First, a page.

Annotations What are Signs Symptoms of Gastroesophageal Reflux (GER) in the Neonate

What are Signs / Symptoms of Gastroesophageal Reflux (GER) in the Neonate?

Gastroesophageal reflux (GER), which is the passage of gastric contents into the esophagus, is a common problem for newborn infants, as well as premature infants in the NICU setting. Since the signs, symptoms, treatments, and co-morbidities vary widely from the premature to the healthy term infant, we have focused this EBP review and algorithm on the premature infant in the NICU setting.

GER is very common in healthy infants, as gastric fluids reflux into the esophagus multiple times each day. It appears that GER is more common in healthy preterm infants, as compared to term infants. The pathogenesis of GER is multifactorial, with the most important etiology being the transient relaxation of the lower esophageal sphincter.

Controversy remains as to the severity of the disease and what, if any, treatment should be attempted for GER. Convincing studies are difficult to perform, which has further contributed to the variation in clinical practice. (Vandenplas et al, 2009)

In the NICU setting, apnea and bradycardia events are often thought to be caused by GER. Many studies in premature infants have been performed, which have failed to demonstrate a temporal relationship between GER and apnea. Hence, this EBM review and algorithm will not address this topic.

Epidemiology:

Premature infants and chronically ill infants appear prone to GE reflux and the complications that can arise due to GE reflux.

  • Gastroesophageal reflux in the neonate occurs in 22-85% of preterm infants (Tipnis & Tipnis, 2008).
  • Twenty five percent of very low birthweight infants are treated with acid suppression therapy at discharge (Tipnis & Tipnis, 2008).
  • In term infants, vomiting is a common symptom of gastroesophageal reflux and recurrent vomiting occurs in 50% of infants from 0-3 months, 67% in four month old infants and 5% in 10-12 month old infants (Bhatia & Parish, 2009).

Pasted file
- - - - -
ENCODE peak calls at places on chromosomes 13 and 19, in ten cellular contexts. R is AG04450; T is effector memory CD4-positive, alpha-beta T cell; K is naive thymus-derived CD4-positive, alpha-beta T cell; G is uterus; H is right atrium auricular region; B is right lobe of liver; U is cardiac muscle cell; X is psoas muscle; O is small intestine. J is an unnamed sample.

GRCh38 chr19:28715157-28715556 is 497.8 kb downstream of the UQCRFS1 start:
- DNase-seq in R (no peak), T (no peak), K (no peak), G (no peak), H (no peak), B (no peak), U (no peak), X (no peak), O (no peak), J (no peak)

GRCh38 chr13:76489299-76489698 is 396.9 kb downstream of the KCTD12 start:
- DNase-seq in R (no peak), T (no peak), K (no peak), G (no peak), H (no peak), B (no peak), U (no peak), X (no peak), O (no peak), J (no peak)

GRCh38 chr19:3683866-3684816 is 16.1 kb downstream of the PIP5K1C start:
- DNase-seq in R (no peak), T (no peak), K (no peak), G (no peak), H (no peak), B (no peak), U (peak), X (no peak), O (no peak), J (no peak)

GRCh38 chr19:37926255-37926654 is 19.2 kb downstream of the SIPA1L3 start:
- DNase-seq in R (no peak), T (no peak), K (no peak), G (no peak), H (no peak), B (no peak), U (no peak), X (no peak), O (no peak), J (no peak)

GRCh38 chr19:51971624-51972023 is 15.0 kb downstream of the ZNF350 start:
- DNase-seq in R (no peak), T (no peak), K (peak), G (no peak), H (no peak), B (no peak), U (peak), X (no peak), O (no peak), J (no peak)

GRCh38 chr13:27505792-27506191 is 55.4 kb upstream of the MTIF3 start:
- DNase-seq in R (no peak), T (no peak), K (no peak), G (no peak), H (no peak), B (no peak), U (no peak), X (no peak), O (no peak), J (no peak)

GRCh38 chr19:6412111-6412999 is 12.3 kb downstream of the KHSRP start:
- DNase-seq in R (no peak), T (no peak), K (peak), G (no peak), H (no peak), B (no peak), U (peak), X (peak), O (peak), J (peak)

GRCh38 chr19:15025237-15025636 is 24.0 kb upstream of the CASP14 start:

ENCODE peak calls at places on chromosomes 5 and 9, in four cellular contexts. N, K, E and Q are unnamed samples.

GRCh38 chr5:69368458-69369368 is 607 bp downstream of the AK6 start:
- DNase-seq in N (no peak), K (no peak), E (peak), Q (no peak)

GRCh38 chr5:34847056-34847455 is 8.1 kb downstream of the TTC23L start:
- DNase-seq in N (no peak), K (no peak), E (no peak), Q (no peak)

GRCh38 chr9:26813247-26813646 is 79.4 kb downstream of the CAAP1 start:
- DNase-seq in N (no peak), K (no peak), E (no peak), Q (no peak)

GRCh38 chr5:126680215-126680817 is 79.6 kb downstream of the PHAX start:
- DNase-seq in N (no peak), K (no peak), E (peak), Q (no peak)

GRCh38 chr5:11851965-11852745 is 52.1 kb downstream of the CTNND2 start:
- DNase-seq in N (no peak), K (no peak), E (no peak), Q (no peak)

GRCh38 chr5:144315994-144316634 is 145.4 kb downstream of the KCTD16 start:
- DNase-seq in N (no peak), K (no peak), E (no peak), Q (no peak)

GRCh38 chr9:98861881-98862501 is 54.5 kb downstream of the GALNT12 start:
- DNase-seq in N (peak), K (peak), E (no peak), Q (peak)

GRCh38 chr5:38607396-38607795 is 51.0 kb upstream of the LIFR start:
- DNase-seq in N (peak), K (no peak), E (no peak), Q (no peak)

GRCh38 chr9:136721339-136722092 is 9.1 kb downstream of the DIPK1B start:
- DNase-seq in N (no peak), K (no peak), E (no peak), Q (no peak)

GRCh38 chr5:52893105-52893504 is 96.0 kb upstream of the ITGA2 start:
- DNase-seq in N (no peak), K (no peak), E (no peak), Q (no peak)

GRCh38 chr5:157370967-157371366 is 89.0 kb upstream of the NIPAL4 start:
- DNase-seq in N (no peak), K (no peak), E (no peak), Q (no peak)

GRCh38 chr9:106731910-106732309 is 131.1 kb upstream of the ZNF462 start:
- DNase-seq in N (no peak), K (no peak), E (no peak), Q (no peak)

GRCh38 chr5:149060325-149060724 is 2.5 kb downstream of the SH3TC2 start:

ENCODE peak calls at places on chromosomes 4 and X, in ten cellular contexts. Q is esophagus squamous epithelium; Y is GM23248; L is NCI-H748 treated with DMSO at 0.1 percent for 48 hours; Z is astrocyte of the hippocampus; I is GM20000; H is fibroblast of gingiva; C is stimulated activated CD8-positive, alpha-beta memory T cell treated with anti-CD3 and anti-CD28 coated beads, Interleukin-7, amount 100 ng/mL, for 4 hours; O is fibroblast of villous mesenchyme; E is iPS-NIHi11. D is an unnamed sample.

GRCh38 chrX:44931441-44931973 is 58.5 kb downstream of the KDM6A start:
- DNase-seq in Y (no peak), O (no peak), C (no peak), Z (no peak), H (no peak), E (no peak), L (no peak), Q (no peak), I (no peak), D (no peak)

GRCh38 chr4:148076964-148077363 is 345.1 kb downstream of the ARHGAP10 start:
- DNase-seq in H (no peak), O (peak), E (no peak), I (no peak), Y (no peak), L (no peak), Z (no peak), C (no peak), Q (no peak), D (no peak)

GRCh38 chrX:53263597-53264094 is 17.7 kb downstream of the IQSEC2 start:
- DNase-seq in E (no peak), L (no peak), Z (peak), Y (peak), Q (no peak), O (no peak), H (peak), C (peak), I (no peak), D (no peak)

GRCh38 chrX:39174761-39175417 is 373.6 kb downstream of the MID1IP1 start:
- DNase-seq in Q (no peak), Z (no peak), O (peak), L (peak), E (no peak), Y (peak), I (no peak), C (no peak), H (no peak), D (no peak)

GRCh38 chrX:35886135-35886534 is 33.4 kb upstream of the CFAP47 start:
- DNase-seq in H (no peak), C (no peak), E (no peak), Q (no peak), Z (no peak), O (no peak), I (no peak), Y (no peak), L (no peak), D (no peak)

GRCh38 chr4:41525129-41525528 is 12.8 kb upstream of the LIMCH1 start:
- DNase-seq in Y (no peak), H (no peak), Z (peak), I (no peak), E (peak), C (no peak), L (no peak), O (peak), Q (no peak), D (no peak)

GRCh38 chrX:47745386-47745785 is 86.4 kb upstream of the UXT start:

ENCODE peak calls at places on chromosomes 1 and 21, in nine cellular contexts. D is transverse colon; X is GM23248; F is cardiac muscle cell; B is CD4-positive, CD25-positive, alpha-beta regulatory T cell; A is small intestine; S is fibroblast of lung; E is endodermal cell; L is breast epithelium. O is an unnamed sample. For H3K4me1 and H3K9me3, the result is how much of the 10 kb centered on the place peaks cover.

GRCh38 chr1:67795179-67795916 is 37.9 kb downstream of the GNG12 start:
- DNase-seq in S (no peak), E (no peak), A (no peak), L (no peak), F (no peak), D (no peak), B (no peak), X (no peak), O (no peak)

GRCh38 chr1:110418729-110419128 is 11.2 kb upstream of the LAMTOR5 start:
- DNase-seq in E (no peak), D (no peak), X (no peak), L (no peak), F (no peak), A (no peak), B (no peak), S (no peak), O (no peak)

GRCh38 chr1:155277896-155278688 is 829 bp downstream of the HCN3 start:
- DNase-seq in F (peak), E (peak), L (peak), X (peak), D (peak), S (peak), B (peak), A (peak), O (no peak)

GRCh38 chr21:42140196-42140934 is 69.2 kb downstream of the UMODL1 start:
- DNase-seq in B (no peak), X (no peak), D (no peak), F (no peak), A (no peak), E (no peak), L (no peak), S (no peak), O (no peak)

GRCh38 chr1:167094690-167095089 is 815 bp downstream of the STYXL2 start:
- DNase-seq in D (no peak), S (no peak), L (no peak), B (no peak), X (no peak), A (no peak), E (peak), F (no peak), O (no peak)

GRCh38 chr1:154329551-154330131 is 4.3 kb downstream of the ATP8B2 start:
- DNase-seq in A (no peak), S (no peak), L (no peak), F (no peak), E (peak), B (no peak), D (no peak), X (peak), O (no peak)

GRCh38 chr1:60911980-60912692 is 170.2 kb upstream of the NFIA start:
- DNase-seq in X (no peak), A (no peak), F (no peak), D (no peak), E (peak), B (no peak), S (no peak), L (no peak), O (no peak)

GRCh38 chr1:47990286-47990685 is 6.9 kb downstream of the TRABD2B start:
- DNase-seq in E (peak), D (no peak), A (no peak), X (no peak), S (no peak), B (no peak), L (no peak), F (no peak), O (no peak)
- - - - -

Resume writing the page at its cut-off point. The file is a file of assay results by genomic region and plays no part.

Differential Diagnosis:

Gastrointestinal

  • Obstruction
  • Pyloric stenosis
  • Malrotation with intermittent volvulus
  • Intestinal duplication
  • Hirschsprung disease
  • Antral/duodenal web
  • Foreign body
  • Incarcerated hernia
  • Appendicitis

Other Gastrointestinal
Disorders

  • Achalasia
  • Gastroparesis
  • Gastroenteritis
  • Peptic ulcer
  • Eosinophilic esophagitis/gastroen-teritis
  • Food allergy
  • Inflammatory bowel disease
  • Pancreatitis

 Neurologic

  • Hydrocephalus
  • Subdural hematoma
  • Intracranial hemorrhage
  • Intracranial mass
  • Infant migraine
  • Chiari malformation

Infectious

  • Sepsis
  • Meningitis
  • Urinary tract infection
  • Pneumonia
  • Otitis media
  • Hepatitis

Metabolic/Endocrine

  • Galactosemia
  • Hereditary fructose intolerance
  • Urea cycle defects
  • Amino and organic acidemias
  • Congenital adrenal hyperplasia

Renal

  • Obstructive uropathy Renal insufficiency

Toxic

  • Lead
  • Iron
  • Vitamins A and D
  • Medications-ipecac, digoxin, theophylline, etc 

Cardiac

  • Congestive heart failure
  • Vascular ring

Others

  • Pediatric falsification disorder (Munchausen syndrome by proxy)
  • Child neglect or abuse
  • Self-induced vomiting
  • Cyclic vomiting syndrome
  • Autonomic dysfunction


These guidelines do not establish a standard of care to be followed in every case. It is recognized that each case is different and those individuals involved in providing health care are expected to use their judgment in determining what is in the best interests of the patient based on the circumstances existing at the time. It is impossible to anticipate all possible situations that may exist and to prepare guidelines for each. Accordingly these guidelines should guide care with the understanding that departures from them may be required at times.

 

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